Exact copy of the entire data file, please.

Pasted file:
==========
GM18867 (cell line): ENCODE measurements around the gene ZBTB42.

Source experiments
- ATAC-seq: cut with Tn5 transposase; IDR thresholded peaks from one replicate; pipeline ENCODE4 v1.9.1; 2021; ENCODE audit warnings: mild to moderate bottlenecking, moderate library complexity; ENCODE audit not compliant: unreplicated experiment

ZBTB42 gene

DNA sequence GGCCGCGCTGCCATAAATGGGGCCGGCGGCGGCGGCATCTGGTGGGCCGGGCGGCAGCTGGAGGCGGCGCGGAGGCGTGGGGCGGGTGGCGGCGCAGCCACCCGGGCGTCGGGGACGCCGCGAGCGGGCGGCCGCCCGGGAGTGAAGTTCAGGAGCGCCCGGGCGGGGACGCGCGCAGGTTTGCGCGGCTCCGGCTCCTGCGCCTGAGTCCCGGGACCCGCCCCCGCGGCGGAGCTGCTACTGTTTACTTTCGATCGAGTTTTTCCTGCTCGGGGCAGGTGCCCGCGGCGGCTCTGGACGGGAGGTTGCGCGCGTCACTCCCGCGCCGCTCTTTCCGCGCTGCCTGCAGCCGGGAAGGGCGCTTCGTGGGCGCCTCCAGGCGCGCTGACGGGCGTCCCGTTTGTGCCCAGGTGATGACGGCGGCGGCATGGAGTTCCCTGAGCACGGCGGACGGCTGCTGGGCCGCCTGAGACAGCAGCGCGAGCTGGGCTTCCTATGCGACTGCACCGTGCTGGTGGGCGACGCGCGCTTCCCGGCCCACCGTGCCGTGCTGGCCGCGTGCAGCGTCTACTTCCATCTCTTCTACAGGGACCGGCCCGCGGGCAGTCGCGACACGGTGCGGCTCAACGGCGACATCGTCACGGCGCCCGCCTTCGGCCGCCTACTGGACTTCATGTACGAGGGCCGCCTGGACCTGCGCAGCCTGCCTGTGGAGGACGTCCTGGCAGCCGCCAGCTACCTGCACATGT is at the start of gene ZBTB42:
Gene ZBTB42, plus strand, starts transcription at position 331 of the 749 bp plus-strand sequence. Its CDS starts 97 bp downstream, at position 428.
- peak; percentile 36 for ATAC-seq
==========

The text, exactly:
GM18867 (cell line): ENCODE measurements around the gene ZBTB42.

Source experiments
- ATAC-seq: cut with Tn5 transposase; IDR thresholded peaks from one replicate; pipeline ENCODE4 v1.9.1; 2021; ENCODE audit warnings: mild to moderate bottlenecking, moderate library complexity; ENCODE audit not compliant: unreplicated experiment

ZBTB42 gene

DNA sequence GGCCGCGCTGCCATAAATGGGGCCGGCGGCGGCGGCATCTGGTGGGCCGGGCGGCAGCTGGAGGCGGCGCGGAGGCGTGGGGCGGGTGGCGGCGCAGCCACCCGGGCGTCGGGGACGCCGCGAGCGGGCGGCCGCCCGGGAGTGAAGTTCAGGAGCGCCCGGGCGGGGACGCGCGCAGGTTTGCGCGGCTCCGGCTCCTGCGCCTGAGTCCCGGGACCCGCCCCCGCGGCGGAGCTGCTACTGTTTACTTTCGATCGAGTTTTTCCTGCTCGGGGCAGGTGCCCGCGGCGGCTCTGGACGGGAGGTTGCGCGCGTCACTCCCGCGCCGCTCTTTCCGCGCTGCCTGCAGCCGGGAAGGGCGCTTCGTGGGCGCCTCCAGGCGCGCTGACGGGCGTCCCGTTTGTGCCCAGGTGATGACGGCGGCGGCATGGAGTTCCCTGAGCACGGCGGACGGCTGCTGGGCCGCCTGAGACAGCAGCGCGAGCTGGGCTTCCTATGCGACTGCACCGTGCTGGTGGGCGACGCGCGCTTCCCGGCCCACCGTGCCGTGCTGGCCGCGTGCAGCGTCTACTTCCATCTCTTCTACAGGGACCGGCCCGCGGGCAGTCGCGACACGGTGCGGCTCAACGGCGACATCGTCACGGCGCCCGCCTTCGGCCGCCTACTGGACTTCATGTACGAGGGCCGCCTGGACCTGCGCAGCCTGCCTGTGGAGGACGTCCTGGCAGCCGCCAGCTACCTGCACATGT is at the start of gene ZBTB42:
Gene ZBTB42, plus strand, starts transcription at position 331 of the 749 bp plus-strand sequence. Its CDS starts 97 bp downstream, at position 428.
- peak; percentile 36 for ATAC-seq